To screen for tracking issues, begin as before holding the target about two feet from the student asking them to follow it with their eyes not their head. Move the eraser from right to left and back again a few times with a smooth motion keeping it an equal distance from the student. Repeat this at various distances, especially reading distance (about from elbow to hand). As you do this, watch the child’s eyes, observing the eyes’ tracking of the target. Especially watch as you cross the centerline at the nose. It is at this point that the brain switches eyes as to which is controlling the team work that allows smooth tracking when reading across a line on a page or moving back to start a new line. The eyes should move smoothly in unison at all points. Many times the poor reader’s eyes will seem to jump about, trying to get back together and on track. This is very disruptive to reading and comprehension and indicates a need for help.
This list drawn from various sources gives common indicators that vision may be hindering academic progress. Read them and consider them carefully as you observe and question the student.
- Low reading comprehension
- Children who read well but recall poorly may be working so hard visually to accomplish the task of reading that remembering becomes secondary.
- Vocalization while reading may be being employed to overcome vision impaired
- comprehension; that being a need to hear as another path to the brain.
- If they recall well what is read to them but not what they read, vision may be the issue.
- If they do well in math and concept based activities but poorly in reading comprehension based subjects, vision may be the issue.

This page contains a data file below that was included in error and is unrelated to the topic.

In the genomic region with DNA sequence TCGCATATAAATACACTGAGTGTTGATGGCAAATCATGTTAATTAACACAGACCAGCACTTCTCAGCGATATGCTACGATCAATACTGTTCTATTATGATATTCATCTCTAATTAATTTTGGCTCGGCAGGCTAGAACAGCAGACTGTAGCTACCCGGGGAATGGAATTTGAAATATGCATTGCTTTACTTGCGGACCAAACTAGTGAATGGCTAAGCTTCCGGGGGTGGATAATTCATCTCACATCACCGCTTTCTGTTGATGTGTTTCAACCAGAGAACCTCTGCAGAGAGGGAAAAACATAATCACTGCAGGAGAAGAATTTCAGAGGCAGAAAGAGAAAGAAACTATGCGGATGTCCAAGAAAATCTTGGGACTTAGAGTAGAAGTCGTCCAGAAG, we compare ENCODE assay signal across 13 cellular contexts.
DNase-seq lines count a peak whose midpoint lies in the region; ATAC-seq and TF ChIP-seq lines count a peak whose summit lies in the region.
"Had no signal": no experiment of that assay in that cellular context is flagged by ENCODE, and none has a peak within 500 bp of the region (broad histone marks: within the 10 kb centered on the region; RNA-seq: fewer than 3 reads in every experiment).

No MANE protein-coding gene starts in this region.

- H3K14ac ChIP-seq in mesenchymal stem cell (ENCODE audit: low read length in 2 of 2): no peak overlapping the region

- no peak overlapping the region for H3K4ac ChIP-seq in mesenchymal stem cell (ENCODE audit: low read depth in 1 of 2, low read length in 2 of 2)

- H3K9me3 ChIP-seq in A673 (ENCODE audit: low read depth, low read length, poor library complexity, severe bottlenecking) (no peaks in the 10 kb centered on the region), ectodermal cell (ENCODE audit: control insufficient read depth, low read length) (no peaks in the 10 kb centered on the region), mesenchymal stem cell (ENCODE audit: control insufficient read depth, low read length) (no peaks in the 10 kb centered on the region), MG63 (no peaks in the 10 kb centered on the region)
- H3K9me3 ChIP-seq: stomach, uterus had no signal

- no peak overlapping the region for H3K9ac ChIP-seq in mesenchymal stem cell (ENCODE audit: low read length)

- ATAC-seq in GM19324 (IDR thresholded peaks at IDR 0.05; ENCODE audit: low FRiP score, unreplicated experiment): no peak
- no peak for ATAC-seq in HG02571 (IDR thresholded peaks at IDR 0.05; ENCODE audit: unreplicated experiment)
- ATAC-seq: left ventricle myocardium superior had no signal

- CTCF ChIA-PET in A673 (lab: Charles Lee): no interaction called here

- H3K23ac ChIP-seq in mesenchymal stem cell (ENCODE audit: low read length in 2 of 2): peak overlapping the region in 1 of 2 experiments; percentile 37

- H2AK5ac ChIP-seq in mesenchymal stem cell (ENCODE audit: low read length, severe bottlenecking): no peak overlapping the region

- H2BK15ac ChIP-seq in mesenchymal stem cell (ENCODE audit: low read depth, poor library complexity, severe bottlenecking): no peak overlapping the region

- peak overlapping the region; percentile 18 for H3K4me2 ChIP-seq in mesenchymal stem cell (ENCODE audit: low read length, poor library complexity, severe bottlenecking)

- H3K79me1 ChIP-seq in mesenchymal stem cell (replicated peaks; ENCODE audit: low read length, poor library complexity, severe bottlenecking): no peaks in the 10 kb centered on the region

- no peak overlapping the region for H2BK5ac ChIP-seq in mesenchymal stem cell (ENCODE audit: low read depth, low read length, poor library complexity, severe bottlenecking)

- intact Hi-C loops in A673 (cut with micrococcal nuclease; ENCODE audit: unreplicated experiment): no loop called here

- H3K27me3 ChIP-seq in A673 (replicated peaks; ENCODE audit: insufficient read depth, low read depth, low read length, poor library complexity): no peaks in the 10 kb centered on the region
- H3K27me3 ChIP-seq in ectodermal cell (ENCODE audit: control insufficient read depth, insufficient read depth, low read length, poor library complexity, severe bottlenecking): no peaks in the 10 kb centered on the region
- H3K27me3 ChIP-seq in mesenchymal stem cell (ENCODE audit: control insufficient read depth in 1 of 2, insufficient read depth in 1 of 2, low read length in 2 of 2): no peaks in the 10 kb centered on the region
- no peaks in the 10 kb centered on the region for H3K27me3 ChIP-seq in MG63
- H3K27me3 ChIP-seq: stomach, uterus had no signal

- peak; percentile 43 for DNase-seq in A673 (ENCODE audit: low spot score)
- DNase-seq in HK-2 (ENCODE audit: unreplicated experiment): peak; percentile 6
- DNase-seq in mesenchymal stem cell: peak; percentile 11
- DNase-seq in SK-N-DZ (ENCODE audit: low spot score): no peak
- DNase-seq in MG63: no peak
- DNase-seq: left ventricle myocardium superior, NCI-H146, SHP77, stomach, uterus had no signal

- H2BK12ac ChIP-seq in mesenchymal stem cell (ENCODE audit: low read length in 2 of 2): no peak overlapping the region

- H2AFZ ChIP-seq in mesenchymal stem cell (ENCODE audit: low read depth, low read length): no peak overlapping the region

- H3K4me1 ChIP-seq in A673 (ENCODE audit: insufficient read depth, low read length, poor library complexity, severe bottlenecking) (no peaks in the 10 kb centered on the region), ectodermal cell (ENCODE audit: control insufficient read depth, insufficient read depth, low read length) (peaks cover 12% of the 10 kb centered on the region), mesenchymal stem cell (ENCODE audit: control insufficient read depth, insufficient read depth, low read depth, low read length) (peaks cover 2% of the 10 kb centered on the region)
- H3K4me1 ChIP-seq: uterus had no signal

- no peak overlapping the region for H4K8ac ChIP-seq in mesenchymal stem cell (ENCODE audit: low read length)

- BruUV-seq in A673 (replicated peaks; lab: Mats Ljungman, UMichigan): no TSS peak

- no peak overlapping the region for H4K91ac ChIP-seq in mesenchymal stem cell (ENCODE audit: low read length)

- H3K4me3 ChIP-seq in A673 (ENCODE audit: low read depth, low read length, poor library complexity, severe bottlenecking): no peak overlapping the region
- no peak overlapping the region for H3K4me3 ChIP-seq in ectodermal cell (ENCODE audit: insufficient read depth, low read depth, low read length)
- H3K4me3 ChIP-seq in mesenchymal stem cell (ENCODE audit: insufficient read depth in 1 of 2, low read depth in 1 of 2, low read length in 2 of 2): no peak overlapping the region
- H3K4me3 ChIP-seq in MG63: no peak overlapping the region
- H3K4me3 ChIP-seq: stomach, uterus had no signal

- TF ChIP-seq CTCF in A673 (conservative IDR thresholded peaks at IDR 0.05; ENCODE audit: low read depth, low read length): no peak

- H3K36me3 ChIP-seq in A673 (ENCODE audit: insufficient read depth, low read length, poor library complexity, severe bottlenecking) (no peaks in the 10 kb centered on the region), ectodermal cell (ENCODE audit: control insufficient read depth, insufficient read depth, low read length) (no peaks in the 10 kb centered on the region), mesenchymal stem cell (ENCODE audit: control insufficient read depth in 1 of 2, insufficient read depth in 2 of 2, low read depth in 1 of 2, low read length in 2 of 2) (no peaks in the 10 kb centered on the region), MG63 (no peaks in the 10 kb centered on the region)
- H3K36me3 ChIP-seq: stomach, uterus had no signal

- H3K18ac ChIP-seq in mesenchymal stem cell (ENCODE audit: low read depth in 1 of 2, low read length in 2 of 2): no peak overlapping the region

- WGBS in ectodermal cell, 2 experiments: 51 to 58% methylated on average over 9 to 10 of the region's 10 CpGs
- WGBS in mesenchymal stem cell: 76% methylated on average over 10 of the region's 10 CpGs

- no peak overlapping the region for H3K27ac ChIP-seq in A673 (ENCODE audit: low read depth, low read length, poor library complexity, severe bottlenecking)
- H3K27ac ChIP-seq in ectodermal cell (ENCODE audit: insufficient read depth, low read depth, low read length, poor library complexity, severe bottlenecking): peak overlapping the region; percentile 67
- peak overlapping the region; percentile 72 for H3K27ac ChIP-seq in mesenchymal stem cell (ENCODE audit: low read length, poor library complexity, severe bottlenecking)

- Reports tired eyes, rubbing of eyes, or excessive blinking
- Hard time staying on the line when writing, letter sizes or spacing varies greatly when writing
- Head tilted to one side or unusually up or down, covering or closing one eye
- Moving head rather than the eyes; this should stop by age 8 or grade 2
- Poor distance judgments, reaction time or targeting in sports
- Finger used to track words in sentence or as next line finder
- Loses place on a line, skips lines, repeats words, and confuses letters within a word while reading aloud or to self; which must be determined through careful observation and by asking the right questions.
Ask all students to read aloud to you regularly; it will tell you much if you listen and watch carefully.
Don’t fail to consider the brain integration aspects relative to muscle control as mentioned in the last article I presented here.
Using these two simple screenings and careful observation of the above indicators could reveal vision related issues. Parents will often say “We just had him to the doctor and he gave him glasses.” Children often need more than glasses to correct vision problems. Vision problems include dysfunctions that cannot be effectively treated by glasses. These are best resolved though various types of vision therapy. Perhaps even surgery as with me, though even in my case surgery may have been avoided had present therapeutic approaches been known back then.
I am not a professional in the area of vision. I am writing this as a concerned teacher, home educator, and person who struggles with vision issues. My desire is to help those laboring with a frustrated student.
If, after reading this and trying the screenings and observations, you sense vision may be an issue with the child you are considering, please contact a professional. The Optometric Extension Program Foundation Inc. will help you find a Developmental Vision Specialist in your area. Call them at, 949-250-8070, or find them on the web at www.oepf.org. They have excellent flyers also; I like the one titled “Educator’s Guide to Classroom Vision Problems” and I consider it must reading for all teachers and parents. I have checked with the Optometric Extension Program Foundation, they will gladly send you a copy if you contact them. Another good web resource is www.visionhelp.com see articles under the topic Vision and Reading.
When we are helping a child and feel lacking, remember the words from James 1:5 “If any of you lack wisdom, let him ask of God, that giveth to all men liberally, and upbraideth not; and it shall be given him.” God wants us to succeed in the tasks he has given us. Ask Him and He will enlighten and direct you.